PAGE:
In Linux, when an executable stored on disk is called a program, and a program loaded into memory and running is called a process. A process is given a unique number called process ID (PID) that identifies that process to the system, when it is started. If we ever need to kill a process, for an example, we can refer to it by its PID. As each PID is unique, there is no ambiguity or risk of accidentally killing the wrong process (unless you enter the wrong PID).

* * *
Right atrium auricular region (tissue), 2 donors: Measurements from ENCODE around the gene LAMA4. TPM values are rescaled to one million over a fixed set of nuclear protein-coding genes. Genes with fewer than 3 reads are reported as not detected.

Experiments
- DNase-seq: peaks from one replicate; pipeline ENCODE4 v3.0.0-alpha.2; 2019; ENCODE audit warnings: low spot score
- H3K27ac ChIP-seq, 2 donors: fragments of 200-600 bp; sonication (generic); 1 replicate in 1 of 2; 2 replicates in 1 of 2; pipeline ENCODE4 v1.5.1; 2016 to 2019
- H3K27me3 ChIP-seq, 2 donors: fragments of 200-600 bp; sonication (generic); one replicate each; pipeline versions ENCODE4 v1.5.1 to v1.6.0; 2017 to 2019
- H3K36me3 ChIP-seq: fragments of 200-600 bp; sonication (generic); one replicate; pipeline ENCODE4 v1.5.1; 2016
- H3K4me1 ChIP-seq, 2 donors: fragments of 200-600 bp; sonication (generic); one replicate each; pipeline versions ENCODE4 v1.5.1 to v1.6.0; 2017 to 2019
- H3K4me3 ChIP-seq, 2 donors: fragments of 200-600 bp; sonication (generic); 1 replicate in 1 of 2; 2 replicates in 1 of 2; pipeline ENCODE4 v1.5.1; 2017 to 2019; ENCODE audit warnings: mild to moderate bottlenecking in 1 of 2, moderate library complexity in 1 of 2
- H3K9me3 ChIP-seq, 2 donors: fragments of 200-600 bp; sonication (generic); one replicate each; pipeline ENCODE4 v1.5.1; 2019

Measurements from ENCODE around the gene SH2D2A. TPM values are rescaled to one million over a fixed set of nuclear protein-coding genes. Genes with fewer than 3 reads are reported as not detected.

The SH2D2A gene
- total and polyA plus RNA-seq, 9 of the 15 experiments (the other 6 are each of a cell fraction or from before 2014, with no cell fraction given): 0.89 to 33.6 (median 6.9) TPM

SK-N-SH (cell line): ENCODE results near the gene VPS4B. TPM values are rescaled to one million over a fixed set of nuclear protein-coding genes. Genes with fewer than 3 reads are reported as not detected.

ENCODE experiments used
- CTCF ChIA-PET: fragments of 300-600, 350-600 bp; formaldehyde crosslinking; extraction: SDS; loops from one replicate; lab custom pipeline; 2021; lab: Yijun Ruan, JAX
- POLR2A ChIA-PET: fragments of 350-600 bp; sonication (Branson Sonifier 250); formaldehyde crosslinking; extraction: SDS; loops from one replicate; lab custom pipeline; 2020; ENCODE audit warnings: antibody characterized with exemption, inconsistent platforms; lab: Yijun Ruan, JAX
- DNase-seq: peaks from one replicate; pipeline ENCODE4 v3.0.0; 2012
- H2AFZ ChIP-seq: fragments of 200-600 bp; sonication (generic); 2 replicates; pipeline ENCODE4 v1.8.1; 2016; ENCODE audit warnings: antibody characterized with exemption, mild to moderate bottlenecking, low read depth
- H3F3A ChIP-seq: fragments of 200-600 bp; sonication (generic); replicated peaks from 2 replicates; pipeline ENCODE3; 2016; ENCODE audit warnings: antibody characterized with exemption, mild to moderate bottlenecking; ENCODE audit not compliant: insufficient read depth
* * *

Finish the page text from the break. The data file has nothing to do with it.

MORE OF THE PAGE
If we open top (in a terminal, type top and press enter), the PID column lists the process IDs of all processes currently loaded into memory regardless of state (sleeping, zombie, etc.). Both daemons (system processes) and user processes have their own process IDs. The PIDs are not always assigned in numerical order, so it’s normal to see what appears to be a random selection of numbers.
One very important process is called init. init is the mother of all processes on the system because all other processes run under it. Each process can be traced back to init, and it always has a PID of 1. The kernel itself has a PID of 0.